2 simple ways to check if your slats have signs of cracks or faults
Firefighters recently saved three cattle from a slurry tank after the cattle fell in and almost drowned and Teagasc is reminding farmers to check their slats for signs of cracks and faults.
Checking slats should be a task completed prior to housing time, according to Teagasc Farm Management Specialist, Tom Ryan. However, he said the next best time to check is today.
Regardless of how new slats are, the Kildalton based Advisor recommended to check slats every year for cracks and faults. He said although slats are more likely to show signs of faults after the 15-year mark, some can show faults earlier on.
“Farmers should check the slats in their shed every year regardless, but obviously with age the likelihood of cracks are increased,” he explained.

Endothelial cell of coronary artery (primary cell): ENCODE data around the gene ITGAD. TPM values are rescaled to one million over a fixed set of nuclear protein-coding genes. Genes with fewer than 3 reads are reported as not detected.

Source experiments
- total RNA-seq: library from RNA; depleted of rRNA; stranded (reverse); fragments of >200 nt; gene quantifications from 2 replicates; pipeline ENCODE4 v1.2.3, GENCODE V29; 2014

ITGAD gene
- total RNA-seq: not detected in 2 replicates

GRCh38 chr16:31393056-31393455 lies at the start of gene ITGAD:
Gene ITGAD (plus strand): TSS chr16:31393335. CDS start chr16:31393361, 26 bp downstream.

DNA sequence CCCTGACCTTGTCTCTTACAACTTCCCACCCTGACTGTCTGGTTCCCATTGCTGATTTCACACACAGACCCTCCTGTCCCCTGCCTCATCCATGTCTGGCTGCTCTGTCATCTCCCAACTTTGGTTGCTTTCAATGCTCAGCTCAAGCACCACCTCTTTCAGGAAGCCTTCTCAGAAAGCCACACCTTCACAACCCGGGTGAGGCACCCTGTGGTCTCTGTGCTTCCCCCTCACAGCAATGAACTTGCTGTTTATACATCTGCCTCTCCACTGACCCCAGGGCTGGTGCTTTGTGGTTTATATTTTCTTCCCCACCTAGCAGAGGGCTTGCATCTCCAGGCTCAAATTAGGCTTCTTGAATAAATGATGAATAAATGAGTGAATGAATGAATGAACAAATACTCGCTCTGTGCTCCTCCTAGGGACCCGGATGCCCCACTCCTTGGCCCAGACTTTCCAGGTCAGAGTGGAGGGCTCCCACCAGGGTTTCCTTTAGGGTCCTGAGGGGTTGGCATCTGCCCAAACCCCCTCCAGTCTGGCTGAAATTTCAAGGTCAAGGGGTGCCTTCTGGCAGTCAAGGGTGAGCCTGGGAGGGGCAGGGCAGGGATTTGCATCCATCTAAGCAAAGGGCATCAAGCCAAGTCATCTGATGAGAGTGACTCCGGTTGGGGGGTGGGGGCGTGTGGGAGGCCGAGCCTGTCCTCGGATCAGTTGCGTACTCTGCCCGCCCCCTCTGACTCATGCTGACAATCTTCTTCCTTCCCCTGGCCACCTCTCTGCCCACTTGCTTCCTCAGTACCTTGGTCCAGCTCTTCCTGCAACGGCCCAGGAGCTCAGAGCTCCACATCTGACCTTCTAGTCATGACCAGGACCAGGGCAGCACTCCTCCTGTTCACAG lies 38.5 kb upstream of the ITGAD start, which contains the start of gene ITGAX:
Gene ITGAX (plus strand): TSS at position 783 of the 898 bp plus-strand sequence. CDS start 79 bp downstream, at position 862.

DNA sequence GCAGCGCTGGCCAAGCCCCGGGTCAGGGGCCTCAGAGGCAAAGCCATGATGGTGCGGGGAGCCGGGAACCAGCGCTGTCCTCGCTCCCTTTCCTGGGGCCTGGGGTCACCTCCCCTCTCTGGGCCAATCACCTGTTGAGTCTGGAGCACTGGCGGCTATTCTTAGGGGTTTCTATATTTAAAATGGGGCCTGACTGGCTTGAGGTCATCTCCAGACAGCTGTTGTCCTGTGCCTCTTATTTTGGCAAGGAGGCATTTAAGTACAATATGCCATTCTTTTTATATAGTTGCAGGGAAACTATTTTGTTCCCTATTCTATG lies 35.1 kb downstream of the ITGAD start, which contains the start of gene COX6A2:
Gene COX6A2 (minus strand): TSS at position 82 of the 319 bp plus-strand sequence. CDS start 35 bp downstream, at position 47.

He advised to replace the slats ‘sooner rather than later’ if cracks are found in slats, as the outcome of slats failing can be disastrous for any farmer.
“Some farmers might ask if they could get away with replacing them for another year, but what is another year? Is it really worth taking the chance? What is a year if you’re going to be taking a chance on it?”
How to check your slats
In order to check the slats, he said that farmers should firstly power hose down the slats.
- Look for any signs of rust stains, as this can be the first sign of slats failing. “The steel in the slats rusts and swells as time goes on. When it swells it will push away the concrete away from it and eventually it will break and the slats will give way.”
- He said that farmers should check the sides of the slats with a torch for cracks and test with a fork to see if concrete crumbles away. “By using a two-pong pike, push it down on the underside of the slats and see if anything crumbles away. The damage is already done if you can push it away, you won’t be breaking off anymore.”
He also urged farmers not to forget about the slats in the collecting yards. “Theoretically the slats in the collecting yards are under more pressure than the ones in the wintering sheds as they are used all year round.”